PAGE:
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One-half of Americans over the age of 20 wear eyeglasses or contact lenses to correct their vision. Most of these individuals have common conditions — nearsightedness, farsightedness or astigmatism — that prevent their eyes from focusing light into perfectly sharp images.

For the past 40 years, specially-trained eye doctors have been performing procedures to reshape the eye and correct these conditions. LASIK, the most popular eye reshaping procedure in the United States, involves laser remodeling of the cornea.

Corneal Anatomy

The cornea is the clear window at the front of your eye. It consists of several layers of transparent skin cells draped over a dome that provides structural and nutritional support. If the surface of your cornea is irregular, or the shape is too angular or too flat, the light entering your eye does not focus properly. This causes blurriness or distortion of the images that you see. LASIK eye surgery can fix most structural corneal abnormalities and help improve vision. 

Focusing Mechanism

Your corneas and the thin film of tears overlying them provide about two-thirds of your eyes’ light-focusing capacity. In order to transmit light without distortion, the contour of a cornea — like that of a high-quality camera lens — must be perfectly spherical. However, many people’s corneas are imperfect. Excessively steep corneas cause nearsightedness. Abnormally flat corneas lead to farsightedness. A warped cornea, or astigmatism, is characterized by a blurring of specific portions of the images that you see. LASIK reshapes your cornea to a more spherical form, helping correct the way your corneas focus light.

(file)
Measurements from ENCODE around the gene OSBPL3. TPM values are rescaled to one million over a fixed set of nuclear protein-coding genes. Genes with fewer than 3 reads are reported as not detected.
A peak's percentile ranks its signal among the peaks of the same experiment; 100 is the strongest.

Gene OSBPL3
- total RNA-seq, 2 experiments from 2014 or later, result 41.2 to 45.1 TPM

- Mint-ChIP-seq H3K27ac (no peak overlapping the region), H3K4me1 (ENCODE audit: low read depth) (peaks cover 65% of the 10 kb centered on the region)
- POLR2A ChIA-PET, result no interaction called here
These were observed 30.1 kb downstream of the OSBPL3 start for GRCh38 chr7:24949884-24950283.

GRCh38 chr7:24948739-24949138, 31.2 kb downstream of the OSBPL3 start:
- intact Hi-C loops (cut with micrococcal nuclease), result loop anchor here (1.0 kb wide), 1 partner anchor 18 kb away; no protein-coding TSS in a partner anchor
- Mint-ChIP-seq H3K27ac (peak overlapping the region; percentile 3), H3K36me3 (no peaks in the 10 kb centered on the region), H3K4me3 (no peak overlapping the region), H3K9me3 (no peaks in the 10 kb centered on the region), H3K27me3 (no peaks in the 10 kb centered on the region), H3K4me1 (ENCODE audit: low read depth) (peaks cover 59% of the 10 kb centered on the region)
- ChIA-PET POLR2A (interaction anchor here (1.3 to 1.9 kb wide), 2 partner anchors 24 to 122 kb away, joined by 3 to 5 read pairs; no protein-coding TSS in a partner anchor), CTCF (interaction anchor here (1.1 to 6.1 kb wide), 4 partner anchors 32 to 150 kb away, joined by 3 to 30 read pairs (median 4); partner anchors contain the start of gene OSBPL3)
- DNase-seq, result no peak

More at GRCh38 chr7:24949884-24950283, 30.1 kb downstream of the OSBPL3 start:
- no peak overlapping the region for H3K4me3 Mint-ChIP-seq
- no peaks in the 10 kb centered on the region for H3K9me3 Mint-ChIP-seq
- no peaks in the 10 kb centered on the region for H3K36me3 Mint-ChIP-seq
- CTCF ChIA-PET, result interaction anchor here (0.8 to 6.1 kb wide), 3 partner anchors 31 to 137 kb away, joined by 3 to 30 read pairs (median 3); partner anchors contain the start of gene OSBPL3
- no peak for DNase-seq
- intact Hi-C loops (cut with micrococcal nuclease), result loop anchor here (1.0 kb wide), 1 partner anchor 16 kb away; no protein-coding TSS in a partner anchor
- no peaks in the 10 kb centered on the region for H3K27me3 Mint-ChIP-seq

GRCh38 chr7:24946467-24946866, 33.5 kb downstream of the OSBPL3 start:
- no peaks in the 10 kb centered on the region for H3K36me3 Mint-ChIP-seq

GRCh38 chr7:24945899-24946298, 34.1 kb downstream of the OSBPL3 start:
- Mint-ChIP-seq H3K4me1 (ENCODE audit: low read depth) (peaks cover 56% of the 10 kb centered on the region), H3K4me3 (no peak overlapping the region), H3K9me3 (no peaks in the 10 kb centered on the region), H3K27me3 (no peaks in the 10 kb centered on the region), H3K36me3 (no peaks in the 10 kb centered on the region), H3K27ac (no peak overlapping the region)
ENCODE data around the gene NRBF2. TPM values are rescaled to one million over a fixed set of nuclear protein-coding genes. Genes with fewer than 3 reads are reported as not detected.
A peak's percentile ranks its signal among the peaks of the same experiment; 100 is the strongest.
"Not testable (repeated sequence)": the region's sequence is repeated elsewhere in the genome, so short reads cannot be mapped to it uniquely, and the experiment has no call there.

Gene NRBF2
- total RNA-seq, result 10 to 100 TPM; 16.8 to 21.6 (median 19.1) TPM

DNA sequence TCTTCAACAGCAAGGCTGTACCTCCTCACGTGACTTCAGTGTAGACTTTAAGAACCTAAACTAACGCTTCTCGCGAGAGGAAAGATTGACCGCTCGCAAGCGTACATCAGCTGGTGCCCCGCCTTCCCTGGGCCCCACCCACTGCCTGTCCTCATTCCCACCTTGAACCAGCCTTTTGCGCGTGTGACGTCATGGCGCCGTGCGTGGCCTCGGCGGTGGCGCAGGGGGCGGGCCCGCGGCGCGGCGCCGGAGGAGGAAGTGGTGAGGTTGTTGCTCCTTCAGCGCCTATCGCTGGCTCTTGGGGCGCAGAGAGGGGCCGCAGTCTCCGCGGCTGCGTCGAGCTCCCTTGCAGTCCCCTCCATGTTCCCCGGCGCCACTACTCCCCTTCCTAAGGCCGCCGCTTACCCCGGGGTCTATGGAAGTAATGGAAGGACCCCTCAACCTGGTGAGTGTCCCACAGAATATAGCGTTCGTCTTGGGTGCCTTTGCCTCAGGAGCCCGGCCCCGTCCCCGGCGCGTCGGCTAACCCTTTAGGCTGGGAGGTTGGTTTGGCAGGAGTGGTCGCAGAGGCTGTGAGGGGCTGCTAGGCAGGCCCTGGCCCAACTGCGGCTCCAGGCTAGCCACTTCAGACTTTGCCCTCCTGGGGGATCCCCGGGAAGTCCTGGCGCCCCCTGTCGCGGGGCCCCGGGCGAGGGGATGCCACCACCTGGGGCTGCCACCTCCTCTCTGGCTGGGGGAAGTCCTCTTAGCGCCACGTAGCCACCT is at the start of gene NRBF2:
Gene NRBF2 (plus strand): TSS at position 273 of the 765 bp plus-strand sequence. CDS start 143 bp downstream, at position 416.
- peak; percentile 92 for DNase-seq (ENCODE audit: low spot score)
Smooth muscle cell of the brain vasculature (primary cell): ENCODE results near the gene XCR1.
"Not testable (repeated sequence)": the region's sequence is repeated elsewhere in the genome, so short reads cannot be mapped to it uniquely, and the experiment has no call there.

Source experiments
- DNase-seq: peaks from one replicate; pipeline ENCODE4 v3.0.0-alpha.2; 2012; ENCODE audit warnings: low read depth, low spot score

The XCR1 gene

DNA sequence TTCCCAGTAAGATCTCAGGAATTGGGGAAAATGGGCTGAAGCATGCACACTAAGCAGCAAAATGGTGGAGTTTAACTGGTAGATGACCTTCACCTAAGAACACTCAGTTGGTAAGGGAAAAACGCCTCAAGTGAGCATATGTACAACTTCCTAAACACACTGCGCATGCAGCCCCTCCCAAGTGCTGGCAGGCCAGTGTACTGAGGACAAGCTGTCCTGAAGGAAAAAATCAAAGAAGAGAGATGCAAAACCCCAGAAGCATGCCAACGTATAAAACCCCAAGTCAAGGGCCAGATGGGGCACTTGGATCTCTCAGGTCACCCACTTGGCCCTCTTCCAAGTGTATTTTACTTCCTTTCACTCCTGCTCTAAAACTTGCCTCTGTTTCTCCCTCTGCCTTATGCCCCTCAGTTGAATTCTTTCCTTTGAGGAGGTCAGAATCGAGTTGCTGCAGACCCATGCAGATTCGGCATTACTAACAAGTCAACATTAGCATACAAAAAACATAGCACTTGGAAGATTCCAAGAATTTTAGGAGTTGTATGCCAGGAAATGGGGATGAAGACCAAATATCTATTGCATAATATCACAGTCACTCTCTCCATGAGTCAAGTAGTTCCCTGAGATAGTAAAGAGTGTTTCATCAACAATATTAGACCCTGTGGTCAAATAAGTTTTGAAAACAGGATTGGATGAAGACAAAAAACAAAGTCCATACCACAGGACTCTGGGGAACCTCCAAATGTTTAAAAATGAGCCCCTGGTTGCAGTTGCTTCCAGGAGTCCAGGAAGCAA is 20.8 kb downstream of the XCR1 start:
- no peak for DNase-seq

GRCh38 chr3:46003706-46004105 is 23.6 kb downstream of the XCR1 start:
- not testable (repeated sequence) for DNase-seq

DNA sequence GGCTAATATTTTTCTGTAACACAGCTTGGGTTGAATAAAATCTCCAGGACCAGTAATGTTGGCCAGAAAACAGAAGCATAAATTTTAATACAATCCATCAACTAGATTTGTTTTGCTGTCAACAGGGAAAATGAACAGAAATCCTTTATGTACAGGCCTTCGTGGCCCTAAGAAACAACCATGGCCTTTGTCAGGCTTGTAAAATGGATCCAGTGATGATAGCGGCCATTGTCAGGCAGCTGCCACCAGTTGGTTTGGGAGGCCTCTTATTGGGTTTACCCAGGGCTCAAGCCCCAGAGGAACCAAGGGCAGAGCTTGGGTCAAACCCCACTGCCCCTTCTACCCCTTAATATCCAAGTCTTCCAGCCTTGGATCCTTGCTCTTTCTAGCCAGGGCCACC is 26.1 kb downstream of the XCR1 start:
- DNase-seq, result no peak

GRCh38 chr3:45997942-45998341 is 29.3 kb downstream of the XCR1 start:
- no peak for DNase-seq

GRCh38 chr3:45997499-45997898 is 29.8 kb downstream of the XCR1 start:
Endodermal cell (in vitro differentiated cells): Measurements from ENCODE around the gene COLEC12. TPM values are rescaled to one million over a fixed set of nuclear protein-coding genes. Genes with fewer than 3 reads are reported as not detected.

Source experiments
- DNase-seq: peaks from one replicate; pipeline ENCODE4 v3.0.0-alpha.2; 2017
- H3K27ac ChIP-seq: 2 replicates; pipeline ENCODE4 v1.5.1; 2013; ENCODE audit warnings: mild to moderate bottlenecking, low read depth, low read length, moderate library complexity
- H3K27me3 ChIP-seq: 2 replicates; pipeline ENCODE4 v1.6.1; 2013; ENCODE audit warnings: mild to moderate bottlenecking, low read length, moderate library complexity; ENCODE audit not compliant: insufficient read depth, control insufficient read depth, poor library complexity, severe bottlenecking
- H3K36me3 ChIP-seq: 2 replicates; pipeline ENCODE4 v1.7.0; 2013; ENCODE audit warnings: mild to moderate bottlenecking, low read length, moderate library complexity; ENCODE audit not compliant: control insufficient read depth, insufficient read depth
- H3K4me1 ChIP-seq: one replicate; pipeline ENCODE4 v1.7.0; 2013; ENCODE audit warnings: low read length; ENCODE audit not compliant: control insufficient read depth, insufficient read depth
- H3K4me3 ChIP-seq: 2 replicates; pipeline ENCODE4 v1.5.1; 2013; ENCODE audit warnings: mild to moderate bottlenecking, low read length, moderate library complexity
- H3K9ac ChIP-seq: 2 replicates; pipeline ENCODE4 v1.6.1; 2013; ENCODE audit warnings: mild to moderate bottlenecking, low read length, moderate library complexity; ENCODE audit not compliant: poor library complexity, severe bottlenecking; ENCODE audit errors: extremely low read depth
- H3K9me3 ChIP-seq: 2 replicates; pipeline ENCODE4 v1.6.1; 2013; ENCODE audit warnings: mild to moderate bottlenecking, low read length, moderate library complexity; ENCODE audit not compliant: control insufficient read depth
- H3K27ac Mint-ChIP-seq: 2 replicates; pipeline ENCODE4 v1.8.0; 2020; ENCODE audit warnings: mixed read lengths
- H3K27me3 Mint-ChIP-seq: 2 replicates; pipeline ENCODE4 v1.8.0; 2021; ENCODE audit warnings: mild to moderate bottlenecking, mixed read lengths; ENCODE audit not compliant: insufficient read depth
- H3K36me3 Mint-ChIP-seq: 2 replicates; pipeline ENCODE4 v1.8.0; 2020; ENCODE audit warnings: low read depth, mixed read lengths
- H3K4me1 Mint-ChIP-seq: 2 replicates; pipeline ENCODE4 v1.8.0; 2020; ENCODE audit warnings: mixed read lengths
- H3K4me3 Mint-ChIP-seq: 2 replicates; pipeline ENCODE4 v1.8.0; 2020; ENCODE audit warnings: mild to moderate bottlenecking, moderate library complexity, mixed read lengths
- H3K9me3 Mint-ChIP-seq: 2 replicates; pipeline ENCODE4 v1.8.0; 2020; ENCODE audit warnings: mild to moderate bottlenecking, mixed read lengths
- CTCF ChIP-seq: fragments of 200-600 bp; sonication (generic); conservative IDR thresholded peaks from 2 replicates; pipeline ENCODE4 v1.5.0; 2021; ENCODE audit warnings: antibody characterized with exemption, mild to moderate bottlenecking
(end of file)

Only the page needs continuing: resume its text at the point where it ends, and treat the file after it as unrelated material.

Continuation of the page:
Procedure

Several types of laser procedures are used to reshape corneas. Your doctor will thoroughly examine your eyes to determine the technique likely to work best for you. The most common procedure involves creating a hinged flap — either with an extremely thin, machine-driven blade or a special laser — at the front of your cornea to expose its undersurface. The doctor then uses a computerized laser to sculpt the exposed corneal tissue and correct the defects identified during your preoperative evaluation. The flap is then returned to its original position.

Mild to moderate visual deficits require less corneal sculpting than severe forms of nearsightedness, farsightedness and astigmatism. The degree of corneal reshaping required to correct your vision affects the likelihood of achieving 20/20 vision after the procedure. Although most people who require extensive corneal sculpting experience a significant improvement in their vision, they are less likely to experience 20/20 vision after LASIK compared to people with less severe corneal abnormalities.

Your vision may fluctuate for up to six months after laser eye surgery as your eyes heal. Your need for corrective lenses may also vary during this period until your vision stabilizes.

Outcomes

While LASIK offers acceptable outcomes for the majority of patients, and many people can perform everyday tasks without corrective lenses, 20/20 vision cannot always be achieved. Postoperative satisfaction is determined by a variety of factors, including the type and severity of your original visual problem, the technique used to reshape your cornea and your expectations prior to the procedure. Your doctor will review these issues before you decide whether LASIK eye surgery is appropriate for you.

References

Archives of Ophthalmology: Prevalence of Refractive Error in the United States, 1999-2004

American Family Physician: LASIK: A Primer for Family Physicians

Ophthalmology: LASIK World Literature Review: Quality of Life and Patient Satisfaction

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